Selected Publications

Negron TM, Spruance VM, Zholudeva LV, Marchenko V, Vinit S, Pascale M-P, Bezdudnaya T, Lane MA (2016).  Enhancing neural activity to drive respiratory plasticity following cervical spinal cord injury. Experimental Neurology (Invited review) [PMID: TBA] Citations: 0; Impact Factor: 4.617 (publication date) / XXX  (present)

Gonzalez-Rothi EJ, Armstrong GT, Cerreta AJ, Fitzpatrick GM, Reier PJ, Lane MA, Judge AR, Fuller DD (2016).  Forelimb muscle plasticity following unilateral cervical spinal cord injury. Muscle Nerve, 53(3): 475-478 [PMID: 26662579] Citations: 0; Impact Factor: 2.283 (publication date) / 2.283 (present)

Gonzalez-Rothi EJ, Rombola AM, Rousseau CA, Mercier LM, Fitzpatrick GM, Reier PJ, Fuller DD, Lane MA (2015).  Spinal Interneurons and forelimb neuroplasticity following incomplete, high cervical spinal cord injury in adult rats. Journal of Neurotrauma, 32(12): 893-907 [PMID: 25625912] Citations: 3; Impact Factor: 3.969 (publication date) / 3.714 (present)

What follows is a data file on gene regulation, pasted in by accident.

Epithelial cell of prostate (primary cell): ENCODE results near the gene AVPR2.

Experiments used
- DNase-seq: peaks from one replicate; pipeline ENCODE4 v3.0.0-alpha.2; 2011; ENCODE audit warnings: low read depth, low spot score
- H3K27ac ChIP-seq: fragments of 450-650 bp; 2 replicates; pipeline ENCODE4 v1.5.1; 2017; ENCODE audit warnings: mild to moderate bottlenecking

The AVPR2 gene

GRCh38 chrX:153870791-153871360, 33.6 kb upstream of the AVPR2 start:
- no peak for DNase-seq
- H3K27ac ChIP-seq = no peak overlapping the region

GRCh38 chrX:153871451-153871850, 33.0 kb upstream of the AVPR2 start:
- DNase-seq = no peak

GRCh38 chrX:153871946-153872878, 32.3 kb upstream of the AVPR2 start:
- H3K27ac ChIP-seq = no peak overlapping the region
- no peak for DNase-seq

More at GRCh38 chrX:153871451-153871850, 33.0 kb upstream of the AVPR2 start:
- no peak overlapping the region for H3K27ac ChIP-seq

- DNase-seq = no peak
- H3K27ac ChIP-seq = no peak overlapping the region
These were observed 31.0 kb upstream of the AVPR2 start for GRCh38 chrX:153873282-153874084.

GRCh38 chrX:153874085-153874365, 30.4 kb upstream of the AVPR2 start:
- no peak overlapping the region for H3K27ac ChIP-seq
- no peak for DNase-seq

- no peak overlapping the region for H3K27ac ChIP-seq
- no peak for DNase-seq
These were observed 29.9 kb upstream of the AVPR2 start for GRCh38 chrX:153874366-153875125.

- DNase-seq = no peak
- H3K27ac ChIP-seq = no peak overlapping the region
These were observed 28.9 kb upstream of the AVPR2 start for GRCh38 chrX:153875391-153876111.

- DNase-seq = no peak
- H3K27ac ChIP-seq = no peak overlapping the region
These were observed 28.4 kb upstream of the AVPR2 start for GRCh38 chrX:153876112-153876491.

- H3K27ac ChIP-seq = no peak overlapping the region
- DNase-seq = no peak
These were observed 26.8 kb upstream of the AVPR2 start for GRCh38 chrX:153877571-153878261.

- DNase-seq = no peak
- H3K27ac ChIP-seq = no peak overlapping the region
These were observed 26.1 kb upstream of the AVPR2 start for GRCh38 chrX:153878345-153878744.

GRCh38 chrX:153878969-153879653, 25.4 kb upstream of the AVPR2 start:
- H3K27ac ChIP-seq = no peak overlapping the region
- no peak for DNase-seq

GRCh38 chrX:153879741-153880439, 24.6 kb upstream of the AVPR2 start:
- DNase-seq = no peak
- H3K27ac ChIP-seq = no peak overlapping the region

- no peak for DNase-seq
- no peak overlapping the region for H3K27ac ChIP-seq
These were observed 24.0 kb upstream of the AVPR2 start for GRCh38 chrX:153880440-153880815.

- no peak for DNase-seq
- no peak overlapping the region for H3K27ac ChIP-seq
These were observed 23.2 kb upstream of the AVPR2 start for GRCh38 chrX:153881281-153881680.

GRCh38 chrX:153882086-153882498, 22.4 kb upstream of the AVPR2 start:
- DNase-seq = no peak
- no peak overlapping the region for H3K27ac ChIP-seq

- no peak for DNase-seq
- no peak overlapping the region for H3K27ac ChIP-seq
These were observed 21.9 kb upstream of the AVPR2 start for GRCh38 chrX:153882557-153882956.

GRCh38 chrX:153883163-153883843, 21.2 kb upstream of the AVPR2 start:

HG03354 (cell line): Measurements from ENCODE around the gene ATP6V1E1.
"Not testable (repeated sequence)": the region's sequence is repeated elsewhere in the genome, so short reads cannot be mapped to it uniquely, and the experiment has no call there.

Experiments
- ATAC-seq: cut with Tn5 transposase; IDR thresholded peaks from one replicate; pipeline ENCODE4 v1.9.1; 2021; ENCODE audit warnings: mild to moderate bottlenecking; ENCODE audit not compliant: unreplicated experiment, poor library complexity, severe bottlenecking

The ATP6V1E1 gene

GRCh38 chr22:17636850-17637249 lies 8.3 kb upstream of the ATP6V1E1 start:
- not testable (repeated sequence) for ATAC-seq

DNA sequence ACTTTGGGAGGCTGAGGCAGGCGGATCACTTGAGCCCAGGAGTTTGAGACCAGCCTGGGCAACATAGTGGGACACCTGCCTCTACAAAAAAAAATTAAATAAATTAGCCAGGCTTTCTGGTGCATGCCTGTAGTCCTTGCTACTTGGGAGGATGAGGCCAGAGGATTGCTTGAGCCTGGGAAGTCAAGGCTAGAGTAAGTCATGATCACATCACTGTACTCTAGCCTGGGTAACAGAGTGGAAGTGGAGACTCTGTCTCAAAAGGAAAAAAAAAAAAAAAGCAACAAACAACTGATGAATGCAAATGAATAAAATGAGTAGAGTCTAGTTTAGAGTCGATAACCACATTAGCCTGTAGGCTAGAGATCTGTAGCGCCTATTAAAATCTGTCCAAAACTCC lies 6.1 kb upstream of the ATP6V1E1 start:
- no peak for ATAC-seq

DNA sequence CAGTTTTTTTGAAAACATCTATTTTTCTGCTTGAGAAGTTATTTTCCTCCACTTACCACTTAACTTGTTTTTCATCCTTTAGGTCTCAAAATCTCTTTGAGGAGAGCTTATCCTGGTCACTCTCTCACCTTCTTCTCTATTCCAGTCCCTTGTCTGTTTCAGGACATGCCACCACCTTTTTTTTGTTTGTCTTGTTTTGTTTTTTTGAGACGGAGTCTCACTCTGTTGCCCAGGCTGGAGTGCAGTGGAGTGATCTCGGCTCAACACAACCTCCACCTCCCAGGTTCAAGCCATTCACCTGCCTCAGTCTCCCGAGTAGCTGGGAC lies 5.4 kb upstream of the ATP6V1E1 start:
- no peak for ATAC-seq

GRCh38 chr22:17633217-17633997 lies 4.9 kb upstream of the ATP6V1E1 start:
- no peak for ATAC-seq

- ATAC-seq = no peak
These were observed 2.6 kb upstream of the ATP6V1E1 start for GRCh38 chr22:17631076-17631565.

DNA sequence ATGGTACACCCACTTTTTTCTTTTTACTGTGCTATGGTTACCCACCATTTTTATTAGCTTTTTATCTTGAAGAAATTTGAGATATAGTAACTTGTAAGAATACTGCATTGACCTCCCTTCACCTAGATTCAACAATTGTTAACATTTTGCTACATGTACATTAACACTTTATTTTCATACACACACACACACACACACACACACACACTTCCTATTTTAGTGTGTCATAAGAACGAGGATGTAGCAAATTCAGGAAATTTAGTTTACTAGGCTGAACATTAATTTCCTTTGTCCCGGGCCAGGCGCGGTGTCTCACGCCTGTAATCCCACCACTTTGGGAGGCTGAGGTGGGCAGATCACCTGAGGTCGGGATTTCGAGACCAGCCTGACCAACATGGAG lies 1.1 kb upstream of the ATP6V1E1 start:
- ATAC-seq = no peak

Vinit S, Keomani E, Deramaudt T, Spruance VM, Bezdudnaya TG, Lane MA, Bonay M, Petitjean M (2014).  Diaphragmatic motor response evoked by transcranial magnetic stimulation in the rat. PLOS One, 9(11):e113251 [PMID: 25406091] Citations: 1; Impact Factor: 3.534 (publication date) / 3.534 (present)

Lee K-Z, Lane MA, Dougherty BJ, Mercier LM, Sandhu MS, Sanchez JC, Reier PJ, Fuller DD (2014). Intraspinal transplantation and modulation of donor neuron electrophysiological activity. Experimental Neurology, 251: 47-57 [PMID: 24192152] Citations: 12; Impact Factor: 4.645 (publication date) / 4.617 (present)

Lee K-Z, Dougherty BJ, Sandhu MS, Lane MA, Reier PJ, Fuller DD (2013).  Phrenic motoneuron discharge patterns following chronic cervical spinal cord injury. Experimental Neurology, 249: 20-32 [PMID: 23954215] Citations: 6; Impact Factor: 4.645 (publication date) / 4.617 (present)

Hoh DJ, Mercier LM, Hussey S, Lane MA (2013).  Respiration following spinal cord injury: evidence for human neuroplasticity. Respiratory Physiology and Neurobiology, 189(2): 450-464 - Invited Review [PMID: 23891679] Citations: 7; Impact Factor: 2.051 (publication date) / 2.051 (present)

Dougherty BJ, Lee KZ, Gonzalez-Rothi EJ, Lane MA, Reier PJ, Fuller DD (2012).  Recovery of inspiratory intercostal muscle activity following high cervical hemisection. Respiratory Physiology and Neurobiology, 183(3): 186-192 [PMID: 22705013] Citations: 16; Impact Factor 2.382 (publication date) / 2.051 (present)